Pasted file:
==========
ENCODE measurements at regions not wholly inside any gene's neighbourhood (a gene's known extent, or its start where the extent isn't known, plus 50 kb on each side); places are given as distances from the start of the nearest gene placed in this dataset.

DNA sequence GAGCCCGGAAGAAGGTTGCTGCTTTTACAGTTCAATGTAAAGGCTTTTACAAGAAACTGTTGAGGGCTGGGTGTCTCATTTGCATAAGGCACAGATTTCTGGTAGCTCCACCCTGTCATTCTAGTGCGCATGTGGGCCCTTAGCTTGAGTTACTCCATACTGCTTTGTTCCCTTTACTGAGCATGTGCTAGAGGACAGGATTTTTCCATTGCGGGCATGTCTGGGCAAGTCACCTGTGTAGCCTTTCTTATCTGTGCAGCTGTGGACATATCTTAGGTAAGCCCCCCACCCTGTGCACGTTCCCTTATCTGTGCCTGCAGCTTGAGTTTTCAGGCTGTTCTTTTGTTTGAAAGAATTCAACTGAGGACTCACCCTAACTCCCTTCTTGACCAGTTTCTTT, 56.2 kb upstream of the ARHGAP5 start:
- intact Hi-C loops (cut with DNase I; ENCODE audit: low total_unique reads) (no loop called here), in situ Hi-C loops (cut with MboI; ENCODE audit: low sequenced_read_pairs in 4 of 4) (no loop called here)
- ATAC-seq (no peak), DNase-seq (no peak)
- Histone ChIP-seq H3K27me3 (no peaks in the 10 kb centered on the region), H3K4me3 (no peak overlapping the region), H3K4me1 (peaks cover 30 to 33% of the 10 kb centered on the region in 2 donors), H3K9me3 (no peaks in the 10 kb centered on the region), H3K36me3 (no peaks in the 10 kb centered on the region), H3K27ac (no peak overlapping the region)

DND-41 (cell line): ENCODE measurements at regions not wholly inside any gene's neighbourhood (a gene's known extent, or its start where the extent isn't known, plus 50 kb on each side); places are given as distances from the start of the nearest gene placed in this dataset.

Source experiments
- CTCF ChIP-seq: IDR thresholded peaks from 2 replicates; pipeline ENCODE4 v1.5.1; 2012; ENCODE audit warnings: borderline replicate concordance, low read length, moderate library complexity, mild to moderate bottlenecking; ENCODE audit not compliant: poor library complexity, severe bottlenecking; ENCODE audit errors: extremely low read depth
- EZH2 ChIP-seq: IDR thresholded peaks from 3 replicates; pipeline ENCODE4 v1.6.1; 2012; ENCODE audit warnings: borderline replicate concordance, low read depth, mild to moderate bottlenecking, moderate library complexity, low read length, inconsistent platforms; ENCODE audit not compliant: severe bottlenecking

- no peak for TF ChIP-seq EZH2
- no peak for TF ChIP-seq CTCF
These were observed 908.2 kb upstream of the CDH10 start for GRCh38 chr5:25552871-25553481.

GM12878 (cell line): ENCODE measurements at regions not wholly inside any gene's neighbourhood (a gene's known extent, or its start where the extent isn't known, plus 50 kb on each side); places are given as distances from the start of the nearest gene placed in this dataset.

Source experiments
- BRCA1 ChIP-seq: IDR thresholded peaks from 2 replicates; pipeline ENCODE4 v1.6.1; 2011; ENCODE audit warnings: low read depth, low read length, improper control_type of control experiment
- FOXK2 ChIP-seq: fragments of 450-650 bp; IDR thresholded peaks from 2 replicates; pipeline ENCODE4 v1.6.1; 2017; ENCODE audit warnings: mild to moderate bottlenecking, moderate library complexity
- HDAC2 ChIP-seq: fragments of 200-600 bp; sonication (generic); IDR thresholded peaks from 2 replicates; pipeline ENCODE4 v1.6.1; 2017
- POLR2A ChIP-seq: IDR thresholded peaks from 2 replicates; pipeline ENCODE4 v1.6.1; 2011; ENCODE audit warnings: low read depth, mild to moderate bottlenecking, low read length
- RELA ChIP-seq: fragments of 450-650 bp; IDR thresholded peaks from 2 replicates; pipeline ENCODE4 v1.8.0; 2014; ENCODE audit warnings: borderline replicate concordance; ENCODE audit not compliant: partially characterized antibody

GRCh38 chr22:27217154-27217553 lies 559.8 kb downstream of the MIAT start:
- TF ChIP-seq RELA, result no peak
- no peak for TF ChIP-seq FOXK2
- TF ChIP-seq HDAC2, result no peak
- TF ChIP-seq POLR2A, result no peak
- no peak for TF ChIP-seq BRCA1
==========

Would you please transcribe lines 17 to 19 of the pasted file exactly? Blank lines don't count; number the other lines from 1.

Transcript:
- HDAC2 ChIP-seq: fragments of 200-600 bp; sonication (generic); IDR thresholded peaks from 2 replicates; pipeline ENCODE4 v1.6.1; 2017
- POLR2A ChIP-seq: IDR thresholded peaks from 2 replicates; pipeline ENCODE4 v1.6.1; 2011; ENCODE audit warnings: low read depth, mild to moderate bottlenecking, low read length
- RELA ChIP-seq: fragments of 450-650 bp; IDR thresholded peaks from 2 replicates; pipeline ENCODE4 v1.8.0; 2014; ENCODE audit warnings: borderline replicate concordance; ENCODE audit not compliant: partially characterized antibody